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Part Blair Witch Project, part yellowbrickroad, shy loner Robin (Shelby Young) is invited by the cool kids, Ben (Mitch Hewer), Amelia (Taylor Murphy), Nia (Chloe Bridges), and Chris (Carter Jenkins), to play flashlight tag and other nighttime games deep in Covington Woods. The set up seems cool because who doesn’t love stumbling in the unfamiliar woods keenly aware it’s a favorite haunt – literally – of suicidal teens due to the dangerous precipice that you can’t see because it’s dark and you only have a flashlight. As the night wears on (and it does wear) the games feel more like a mean prank, and for no discernable reason than mean girls at play and jerks looking to get laid along for the ride, and if Robin could find a way out, she’d totally ditch and head home.
There is, of course, a backstory to Covington Woods: once you die there, your soul remains, and if you linger too long in the woods, you feel like throwing yourself off the nearest cliff. Or you go to sleep and die. It seems to be a toss-up. Regardless, you’re supposed to avoid the abandoned church, because it’s bad, and once you enter, all is lost.
Dire warnings are catnip to horny, thrill-seeking teens, and we don’t find out most of until until a quarter of the way through. The really unfortunate part is this information has to be pried from the characters.
This isn’t necessarily a “found footage” film. The story is related through the lens of flashlights, always on and pointed towards exactly where the characters shouldn’t go. I thought it was pretty clever and a nice change of pace from the ever omnipresent camera that no one ever gets tired of holding. The drawback, as with most found footage/POV films is the dialogue. My hang up will always be the dialogue, since it seems secondary to the plot. I would imagine the intent is to keep the chatter and conversation as natural as possible, which is exactly why it sounds scripted and stilted. Even the best improv dialogue sounds like steering or worse, veers so off track, circling back around to the actual story reminds you of informants wired by the FBI to trick mobsters into revealing where they dumped bodies.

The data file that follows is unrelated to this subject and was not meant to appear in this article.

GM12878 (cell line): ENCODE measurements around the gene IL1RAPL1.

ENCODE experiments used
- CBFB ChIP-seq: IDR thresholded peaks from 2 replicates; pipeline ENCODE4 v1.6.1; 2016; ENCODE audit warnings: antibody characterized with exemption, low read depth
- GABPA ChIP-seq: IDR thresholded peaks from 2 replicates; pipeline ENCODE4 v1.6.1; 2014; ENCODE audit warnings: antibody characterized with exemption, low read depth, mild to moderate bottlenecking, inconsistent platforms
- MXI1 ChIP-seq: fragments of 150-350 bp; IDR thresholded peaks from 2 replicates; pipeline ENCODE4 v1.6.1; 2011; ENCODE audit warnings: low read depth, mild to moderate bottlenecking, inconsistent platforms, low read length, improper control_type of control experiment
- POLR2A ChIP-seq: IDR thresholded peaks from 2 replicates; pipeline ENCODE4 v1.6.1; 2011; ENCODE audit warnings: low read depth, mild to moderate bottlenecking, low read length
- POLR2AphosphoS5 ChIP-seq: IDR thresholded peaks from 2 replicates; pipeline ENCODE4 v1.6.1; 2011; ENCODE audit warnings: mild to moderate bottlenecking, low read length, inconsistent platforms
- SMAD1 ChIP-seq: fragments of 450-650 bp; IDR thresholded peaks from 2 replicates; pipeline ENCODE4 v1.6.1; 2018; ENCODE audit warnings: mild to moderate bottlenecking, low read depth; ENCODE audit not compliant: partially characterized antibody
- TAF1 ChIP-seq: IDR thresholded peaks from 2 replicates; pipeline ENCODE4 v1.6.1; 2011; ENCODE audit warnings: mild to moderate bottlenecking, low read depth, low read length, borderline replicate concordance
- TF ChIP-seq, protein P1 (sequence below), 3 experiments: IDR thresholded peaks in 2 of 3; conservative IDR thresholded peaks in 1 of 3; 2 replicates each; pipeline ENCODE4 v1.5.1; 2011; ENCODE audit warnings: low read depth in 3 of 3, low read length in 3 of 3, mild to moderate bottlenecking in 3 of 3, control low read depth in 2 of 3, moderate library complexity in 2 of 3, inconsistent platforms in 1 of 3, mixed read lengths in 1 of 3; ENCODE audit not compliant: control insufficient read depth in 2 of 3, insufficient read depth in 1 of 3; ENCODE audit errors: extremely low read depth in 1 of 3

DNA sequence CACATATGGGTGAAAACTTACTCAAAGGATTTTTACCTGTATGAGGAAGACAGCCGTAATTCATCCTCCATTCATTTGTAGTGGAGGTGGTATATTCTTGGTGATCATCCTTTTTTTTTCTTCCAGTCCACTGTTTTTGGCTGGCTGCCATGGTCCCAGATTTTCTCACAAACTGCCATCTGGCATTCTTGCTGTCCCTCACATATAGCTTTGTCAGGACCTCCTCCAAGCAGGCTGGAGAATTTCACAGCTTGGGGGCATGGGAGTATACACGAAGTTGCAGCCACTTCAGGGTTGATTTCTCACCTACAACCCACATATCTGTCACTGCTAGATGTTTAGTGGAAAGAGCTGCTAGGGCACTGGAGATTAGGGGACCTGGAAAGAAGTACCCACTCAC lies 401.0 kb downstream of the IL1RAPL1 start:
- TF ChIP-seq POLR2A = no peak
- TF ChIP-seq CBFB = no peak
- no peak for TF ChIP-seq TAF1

There is surprisingly little blood throughout, and the tension comes more from the fear of someone twisting an ankle than the actual ghosts that supposedly haunt the woods. The sound is amazing for a movie filmed almost entirely in the woods, so for Saturday afternoon viewing, close the shades and crank up the volume.
Most of Nightlight is teen chatter, so it’s banal, and cutting, but not cutting edge. It doesn’t forward the story except when Chris manages to info dump the story of the Woods in between juvenile sex jokes. Movies whose synopsis begin with “five teens go into the woods …” generally don’t offer anything new to the genre, but it would be nice if someone tried for once.
Nightlight is currently available on select VOD platforms as well as DVD, and is rated R for language, sexual references, and violence.

Nightlight is streaming now on the following services:
Movie Reelist Contributor: MontiLee Stormer
MontiLee Stormer is a writer of horror, dark and urban fantasy. She’s also is a troublemaker, concocting acts of mayhem and despair for her own selfish pleasure. An avid movie watcher, she prefers horror but will see just about anything if you're buying. Poltergeist (1982) is her favorite movie and she actively hates The Shining (1980) due to its racism, misogyny, the butchering of the source material. She could host a TEDtalk on this single subject. Writing about herself in the third person is just a bonus.

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